The much-anticipated report of the Commissions of Inquiry (COI) into the activities of the former officials who served in the administration of ex-President Ernest Bai Koroma has been presented to President Julius Maada Bio.
The report presented on Wednesday, 25 March 2020 indicted eighty-four out of the one-hundred and twenty-seven former officials investigated, including former President Koroma himself. Also found wanting are two former Central Bank Governors, three former lawmakers and twenty former cabinet members in the Koroma administration.
The monies misappropriated runs into millions of US Dollars.
The COI was established by President Bio shortly after he assumed office, following the March/April 2018 general elections that saw the end of over eleven years of Koroma’s administration.
Three Commissions, which were headed by judges from Sierra Leone, Ghana and Nigeria, looked at different MDAs.
One of the Commissions, headed by Nigerian Justice Biobele Georgewill, found that approximately Le323bn (over US$30million) and $94.3million were misappropriated and unaccounted for under the Koroma administration. These include over US$2million of funds meant to fight the 2014-2016 West African Ebola epidemic, unsecured loans from two state-owned banks as well as funds from mining deals.
The Ministry of Education was found to have failed to account for the largest single amount of money by a ministry, department or agency – US$95million.
The inquiry, which lasted for approximately twelve months, covered the period between November 2007 and April 2018.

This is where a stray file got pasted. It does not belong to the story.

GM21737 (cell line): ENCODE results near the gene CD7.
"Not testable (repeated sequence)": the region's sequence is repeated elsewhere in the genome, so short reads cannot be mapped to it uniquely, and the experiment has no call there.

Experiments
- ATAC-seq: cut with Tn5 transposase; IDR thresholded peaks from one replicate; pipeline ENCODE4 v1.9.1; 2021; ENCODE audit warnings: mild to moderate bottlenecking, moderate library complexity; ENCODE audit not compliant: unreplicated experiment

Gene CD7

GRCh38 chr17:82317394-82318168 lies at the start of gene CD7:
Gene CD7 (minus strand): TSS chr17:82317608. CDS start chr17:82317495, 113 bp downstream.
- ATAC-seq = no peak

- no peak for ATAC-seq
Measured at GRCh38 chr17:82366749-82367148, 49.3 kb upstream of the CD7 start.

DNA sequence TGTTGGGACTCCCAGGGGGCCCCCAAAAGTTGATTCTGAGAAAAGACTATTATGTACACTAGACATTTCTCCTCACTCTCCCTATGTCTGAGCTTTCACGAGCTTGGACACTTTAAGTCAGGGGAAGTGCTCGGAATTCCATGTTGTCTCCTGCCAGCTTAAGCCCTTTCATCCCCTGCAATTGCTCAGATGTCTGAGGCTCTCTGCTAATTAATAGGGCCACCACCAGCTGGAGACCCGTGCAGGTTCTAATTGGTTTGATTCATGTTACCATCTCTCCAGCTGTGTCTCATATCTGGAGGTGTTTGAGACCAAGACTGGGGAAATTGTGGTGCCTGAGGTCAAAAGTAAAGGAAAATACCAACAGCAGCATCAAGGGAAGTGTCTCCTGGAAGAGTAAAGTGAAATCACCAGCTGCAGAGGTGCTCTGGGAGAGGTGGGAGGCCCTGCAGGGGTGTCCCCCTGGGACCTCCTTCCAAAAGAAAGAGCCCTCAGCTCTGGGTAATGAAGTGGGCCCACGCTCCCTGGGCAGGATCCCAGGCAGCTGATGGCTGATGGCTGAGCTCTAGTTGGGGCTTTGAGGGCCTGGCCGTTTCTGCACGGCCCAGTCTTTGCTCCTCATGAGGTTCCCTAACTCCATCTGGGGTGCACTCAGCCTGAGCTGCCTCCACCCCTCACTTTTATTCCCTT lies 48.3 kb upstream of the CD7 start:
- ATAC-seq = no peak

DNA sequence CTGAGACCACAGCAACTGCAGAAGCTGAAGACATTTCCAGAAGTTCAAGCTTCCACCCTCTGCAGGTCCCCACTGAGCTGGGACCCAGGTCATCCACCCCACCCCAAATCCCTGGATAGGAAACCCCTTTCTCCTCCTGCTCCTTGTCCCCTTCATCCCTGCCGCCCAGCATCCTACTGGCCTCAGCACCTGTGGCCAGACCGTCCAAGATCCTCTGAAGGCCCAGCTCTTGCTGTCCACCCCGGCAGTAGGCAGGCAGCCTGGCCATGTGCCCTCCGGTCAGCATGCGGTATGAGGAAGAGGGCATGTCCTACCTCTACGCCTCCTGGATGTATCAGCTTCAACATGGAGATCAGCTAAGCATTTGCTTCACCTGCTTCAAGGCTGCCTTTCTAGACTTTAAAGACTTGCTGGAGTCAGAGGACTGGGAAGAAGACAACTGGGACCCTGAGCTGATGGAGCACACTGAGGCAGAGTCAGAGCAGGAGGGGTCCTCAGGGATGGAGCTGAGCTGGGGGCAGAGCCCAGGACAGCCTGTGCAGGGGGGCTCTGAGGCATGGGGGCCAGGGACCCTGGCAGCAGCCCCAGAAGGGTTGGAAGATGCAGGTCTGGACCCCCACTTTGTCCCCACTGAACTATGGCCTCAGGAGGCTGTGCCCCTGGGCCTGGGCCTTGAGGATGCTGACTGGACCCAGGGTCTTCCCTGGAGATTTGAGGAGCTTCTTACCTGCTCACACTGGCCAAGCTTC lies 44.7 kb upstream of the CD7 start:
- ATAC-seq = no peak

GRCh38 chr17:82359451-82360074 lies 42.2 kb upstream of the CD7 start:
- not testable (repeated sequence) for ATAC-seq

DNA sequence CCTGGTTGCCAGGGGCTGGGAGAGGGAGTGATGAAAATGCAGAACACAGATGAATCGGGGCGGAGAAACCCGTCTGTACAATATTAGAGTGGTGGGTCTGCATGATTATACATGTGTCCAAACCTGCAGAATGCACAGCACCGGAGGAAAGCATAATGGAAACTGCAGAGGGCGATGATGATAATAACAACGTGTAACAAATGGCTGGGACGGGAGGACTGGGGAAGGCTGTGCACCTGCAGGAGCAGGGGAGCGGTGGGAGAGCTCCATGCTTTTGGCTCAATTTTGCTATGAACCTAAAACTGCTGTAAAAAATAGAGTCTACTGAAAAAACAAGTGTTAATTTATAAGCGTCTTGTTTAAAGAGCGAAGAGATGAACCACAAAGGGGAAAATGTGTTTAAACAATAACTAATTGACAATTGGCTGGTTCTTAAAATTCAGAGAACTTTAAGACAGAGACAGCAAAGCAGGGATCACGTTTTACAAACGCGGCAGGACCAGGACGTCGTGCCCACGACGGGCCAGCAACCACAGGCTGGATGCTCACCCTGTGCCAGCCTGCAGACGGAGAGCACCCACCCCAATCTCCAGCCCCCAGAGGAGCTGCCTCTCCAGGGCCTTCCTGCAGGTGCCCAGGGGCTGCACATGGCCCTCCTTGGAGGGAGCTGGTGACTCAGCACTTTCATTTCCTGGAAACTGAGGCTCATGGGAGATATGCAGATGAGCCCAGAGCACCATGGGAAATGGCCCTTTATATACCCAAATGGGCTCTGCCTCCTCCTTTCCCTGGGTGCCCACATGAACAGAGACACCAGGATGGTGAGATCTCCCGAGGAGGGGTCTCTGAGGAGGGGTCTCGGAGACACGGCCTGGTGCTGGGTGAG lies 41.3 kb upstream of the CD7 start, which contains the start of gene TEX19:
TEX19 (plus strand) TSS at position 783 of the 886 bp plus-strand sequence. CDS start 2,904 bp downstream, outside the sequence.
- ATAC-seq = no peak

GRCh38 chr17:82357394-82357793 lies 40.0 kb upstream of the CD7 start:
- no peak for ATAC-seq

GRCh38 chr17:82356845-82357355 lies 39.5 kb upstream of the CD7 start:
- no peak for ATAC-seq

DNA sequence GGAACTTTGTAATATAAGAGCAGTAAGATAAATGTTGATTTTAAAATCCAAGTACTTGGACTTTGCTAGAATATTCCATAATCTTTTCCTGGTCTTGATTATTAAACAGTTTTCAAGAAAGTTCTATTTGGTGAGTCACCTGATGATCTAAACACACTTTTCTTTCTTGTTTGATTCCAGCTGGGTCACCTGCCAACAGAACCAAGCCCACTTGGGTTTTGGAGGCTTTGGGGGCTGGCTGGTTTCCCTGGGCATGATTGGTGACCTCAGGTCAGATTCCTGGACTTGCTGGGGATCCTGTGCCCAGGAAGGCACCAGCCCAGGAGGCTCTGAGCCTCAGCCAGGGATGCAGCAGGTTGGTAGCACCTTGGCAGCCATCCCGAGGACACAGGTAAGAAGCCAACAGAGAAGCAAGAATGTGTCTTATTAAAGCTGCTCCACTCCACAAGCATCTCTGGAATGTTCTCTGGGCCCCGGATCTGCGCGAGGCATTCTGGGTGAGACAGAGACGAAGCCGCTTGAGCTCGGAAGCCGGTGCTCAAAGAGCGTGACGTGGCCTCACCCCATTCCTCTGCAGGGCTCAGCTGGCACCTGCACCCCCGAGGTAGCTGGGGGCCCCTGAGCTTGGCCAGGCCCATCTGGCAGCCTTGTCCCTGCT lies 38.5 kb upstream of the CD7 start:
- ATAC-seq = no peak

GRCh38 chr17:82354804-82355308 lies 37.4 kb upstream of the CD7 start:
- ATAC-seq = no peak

Among the recommendations from the Commissioners include a ban of all those indicted from political offices for a period of five years. They are also expected to pay back all monies misappropriated or uncounted for otherwise forfeit their properties.
President Bio said at the occasion held at the premises of the former Special Court for Sierra Leone, which served as a venue for the hearings, that the findings of the COI should serve as a lesson for current public officials.
“As I have maintained before, this must be the last Commission of Inquiry in our history. As a nation, we should have learned and applied the singular lesson from these commissions – that persons who hold the public trust must serve honestly, justly, fairly, and diligently; and that as a country, we must put an end to a culture of rampant thieving, abuse, waste, and impunity. So, these commissions should serve as a warning and a deterrent to serving officials,” he stated.
The government is expected to issue a Whitepaper which will outline its next move on the issue.